I've always had an on-going love/hate relationship with SETI. On the one hand I feel that trying to understand ourselves more by way of looking out for another comparison point --in this case, another form of intelligent life living elsewhere in the Cosmos-- is about the noblest endeavor I can think of, and something definitely more worthy of federal investment than the countless black programs which only benefit military contractors.
But on the other hand, the stubborn & downright irrational attitude of Shostak & co. to dismiss ALL of the UFO evidence, and to plainly state our planet has never been visited by aliens, is proof of the arrogant narrow-mindedness by which the search of ET life is being conducted. We only care of ETs if they've followed on our footsteps --and frankly to meet aliens so like us is something I don't particularly find too appealing...
Furthermore, I sometimes feel Shostak is guilty of hypocrisy. Yes, he feels Hollywood's portrayal of extraterrestrials is completely unscientific, and yet he's shown no qualms in taking their money when they hire him as consultant for their blockbuster films.
(Or maybe I'm just being biased due to the mythological connotations of Dr. Shostak's surname)
Yes, I often feel Shostak's dismissal of the UFO phenomenon at a whole is akin to a Flatland resident refusing to believe in this mysterious place called 'Up'...
The BBC website recently reminded us of the 50th anniversary of an astonishing event: On that fateful day of 1964, Jim Templeton took his small family to a nice grassy spot in Burgh Marsh, overlooking the Solway Firth in Cumbria. Jim, a fireman, decided to take some pictures of his young daughter wearing her new bright dress, but when the photograph was developed, something appeared in the image which managed to astound the entire world: a ghostly white figure in the background, which seemed to be wearing an odd suit with a helmet. Thus, the entity was nicknamed the Solway Spaceman, and to this day its serendipitous presence in the film has never managed to be explained.
Mr Templeton began receiving letters from all over the world.
"Some people claimed it was a spirit, others believed Jim or his daughter had psychic powers they had not been aware of," Dr Clarke said.
"It got weirder and weirder and weirder."
Then came a visit from two "Men in Black" who asked to be taken to the spot where the image was taken and referred to each other only as Number 9 and Number 11.
Perhaps the strangest turn of events was a link to the planned launch of a Blue Streak missile in Woomera, South Australia.
Just days after Mr Templeton had taken his photograph, that missile test on the other side of the world was aborted by technicians who reported seeing two men in the firing range.
Upon later seeing the Solway Spaceman picture on the front page of an Australian newspaper, they were said to be stunned as the figure looked the same as the figures they saw close to the missile.
I'd never heard of that synchronicity involving Woomera, and find as fascinating as the Solway image itself. British UFOlogist Dr. David Clarke dismisses it as a probable over-exposure, caused by Jim Templeton's wife standing behind her daughter --which makes me think Clarke may believe firemen have a thing for butch, square-shouldered females. And even though we'll probably never know the truth behind that enigmatic white figure, it's appearance on the photograph sparks a whole set of interesting ideas --which in the end I feel is the whole point of the entire UFO phenomenon.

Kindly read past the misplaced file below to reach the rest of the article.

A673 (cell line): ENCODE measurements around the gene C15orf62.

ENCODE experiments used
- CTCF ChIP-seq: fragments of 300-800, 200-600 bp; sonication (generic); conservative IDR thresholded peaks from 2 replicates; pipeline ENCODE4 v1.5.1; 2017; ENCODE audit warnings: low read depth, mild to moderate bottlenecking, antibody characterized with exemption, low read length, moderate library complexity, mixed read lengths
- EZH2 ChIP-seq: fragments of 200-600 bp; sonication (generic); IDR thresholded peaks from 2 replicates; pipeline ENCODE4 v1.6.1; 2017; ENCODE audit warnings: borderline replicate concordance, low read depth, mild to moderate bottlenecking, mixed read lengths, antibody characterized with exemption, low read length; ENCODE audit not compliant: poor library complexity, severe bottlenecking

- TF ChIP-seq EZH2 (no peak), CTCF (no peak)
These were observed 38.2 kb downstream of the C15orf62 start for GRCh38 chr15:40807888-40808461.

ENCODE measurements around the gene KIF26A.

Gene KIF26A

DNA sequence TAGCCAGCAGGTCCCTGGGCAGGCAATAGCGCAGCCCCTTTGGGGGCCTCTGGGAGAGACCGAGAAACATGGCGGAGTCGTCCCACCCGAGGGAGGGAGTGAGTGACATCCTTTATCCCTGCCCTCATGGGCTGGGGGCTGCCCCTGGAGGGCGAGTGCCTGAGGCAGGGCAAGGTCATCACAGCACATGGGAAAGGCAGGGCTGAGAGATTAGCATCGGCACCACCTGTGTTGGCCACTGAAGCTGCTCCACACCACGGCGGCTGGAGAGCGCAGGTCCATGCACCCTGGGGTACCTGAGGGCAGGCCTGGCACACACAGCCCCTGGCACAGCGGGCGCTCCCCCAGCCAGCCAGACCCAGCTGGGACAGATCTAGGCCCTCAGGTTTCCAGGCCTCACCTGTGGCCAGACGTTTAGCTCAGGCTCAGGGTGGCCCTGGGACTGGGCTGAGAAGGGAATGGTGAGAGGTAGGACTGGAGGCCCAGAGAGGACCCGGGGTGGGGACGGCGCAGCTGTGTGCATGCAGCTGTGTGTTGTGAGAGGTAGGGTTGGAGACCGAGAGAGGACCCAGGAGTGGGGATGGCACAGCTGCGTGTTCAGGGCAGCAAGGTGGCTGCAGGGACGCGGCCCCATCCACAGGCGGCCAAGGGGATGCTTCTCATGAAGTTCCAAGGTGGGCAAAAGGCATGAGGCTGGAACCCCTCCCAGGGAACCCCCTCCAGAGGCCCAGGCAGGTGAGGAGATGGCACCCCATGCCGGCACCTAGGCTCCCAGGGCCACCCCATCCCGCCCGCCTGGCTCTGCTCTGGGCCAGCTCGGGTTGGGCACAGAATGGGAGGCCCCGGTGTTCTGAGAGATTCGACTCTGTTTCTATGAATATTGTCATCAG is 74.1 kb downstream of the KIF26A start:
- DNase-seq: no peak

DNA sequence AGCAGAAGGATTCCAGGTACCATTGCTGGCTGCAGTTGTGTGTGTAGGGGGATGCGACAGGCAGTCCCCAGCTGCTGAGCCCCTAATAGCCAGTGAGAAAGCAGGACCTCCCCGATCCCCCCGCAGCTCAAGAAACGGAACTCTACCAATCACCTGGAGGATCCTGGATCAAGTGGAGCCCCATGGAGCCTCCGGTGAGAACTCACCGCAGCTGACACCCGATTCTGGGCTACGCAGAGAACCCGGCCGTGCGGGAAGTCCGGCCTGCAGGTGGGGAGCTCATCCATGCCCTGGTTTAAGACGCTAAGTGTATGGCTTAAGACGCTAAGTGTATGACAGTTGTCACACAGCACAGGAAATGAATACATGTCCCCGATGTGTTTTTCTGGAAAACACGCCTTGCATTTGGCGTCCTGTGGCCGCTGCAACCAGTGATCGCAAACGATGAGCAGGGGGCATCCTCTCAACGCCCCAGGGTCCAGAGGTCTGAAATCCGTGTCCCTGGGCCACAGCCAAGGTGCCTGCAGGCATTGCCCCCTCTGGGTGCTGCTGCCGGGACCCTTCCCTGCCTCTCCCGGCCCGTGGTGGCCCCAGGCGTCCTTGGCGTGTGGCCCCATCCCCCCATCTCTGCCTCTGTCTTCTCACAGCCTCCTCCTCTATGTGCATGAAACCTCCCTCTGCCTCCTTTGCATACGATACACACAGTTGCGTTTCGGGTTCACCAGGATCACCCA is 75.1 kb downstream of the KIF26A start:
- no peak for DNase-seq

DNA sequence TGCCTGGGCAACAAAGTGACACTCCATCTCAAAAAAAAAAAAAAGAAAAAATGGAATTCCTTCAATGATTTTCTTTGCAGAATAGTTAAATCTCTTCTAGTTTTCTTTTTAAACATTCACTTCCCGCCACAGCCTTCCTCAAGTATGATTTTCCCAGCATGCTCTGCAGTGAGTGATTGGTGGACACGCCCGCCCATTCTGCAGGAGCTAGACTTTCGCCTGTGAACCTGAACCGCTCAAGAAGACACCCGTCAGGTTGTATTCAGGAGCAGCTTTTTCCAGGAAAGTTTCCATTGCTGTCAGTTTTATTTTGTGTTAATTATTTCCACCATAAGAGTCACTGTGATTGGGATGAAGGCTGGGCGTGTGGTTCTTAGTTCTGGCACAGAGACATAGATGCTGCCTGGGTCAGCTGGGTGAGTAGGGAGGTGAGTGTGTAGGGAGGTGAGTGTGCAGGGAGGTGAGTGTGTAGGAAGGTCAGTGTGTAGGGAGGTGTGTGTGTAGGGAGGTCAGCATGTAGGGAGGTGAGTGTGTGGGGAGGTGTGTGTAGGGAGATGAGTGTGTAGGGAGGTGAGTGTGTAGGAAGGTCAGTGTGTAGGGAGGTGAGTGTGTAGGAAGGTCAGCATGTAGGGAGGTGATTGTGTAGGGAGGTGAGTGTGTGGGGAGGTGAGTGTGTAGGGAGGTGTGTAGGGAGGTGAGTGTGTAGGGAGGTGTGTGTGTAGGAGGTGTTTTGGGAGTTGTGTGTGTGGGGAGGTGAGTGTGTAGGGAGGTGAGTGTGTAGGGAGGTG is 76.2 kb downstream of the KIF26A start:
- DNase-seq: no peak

If there are aliens regularly visiting our planet, then it wouldn't be outrageous to assume they've managed to control aspects of the Natural world which, despite being theoretically possible from our standpoint, would still seem almost miraculous. For instance we've know for a long time that a small amount of matter can be transformed into an incredible output of energy, ever since Albert Einstein wrote the most famous scientific formula in human history --E= mc2
So theoretically the opposite should also be achievable, and an enormous amount of energy could be 'slowed down' & converted into matter, in a process which would make any Medieval alchemist wet his pants. Unfortunately, this has never managed to be accomplished... yet. But a team of scientists at the Imperial College in London have come up with a clever method to achieve this still-theoretical phenomenon, involving a new kind of photon-photon collider equipped with a small container made out of gold; once again Alchemy is involved with gold to achieve the impossible.
The concept calls for using a high-intensity laser to speed up electrons to nearly the speed of light, and then smashing them into a slab of gold to create a beam of photons a billion times more energetic than visible light. At the same time, another laser beam would be blasted onto the inner surface of a small gold container known as a hohlraum (which is German for "hollow space"). That would create a high-energy thermal radiation field, buzzing with photons inside the container.
The photon beam would be directed into the center of the container, and when the photons from those two sources collide, some of them should be converted into pairs of electrons and positrons. A detector would pick up the signature of those particles of matter and antimatter as they flew out of the container.
If by reading this you're not immediately thinking of the Star Trek replicator, I suggest you stop reading & never bother to visit this column anymore.
The researcher also point out that a telling sign that their experiment was a success, would be if they detected gamma ray bursts, akin to the ones triggered during the initial moments after the Big Bang. Readers of Mysterious Universe would do well in studying the work of Tom Fusco, who claims gamma ray bursts can also occur during other types of phenomena --the ones we call ghostly apparitions.
Until next time, this is RPJ jacking out. wishing you to convert the light of Insight into the matter of Creativity.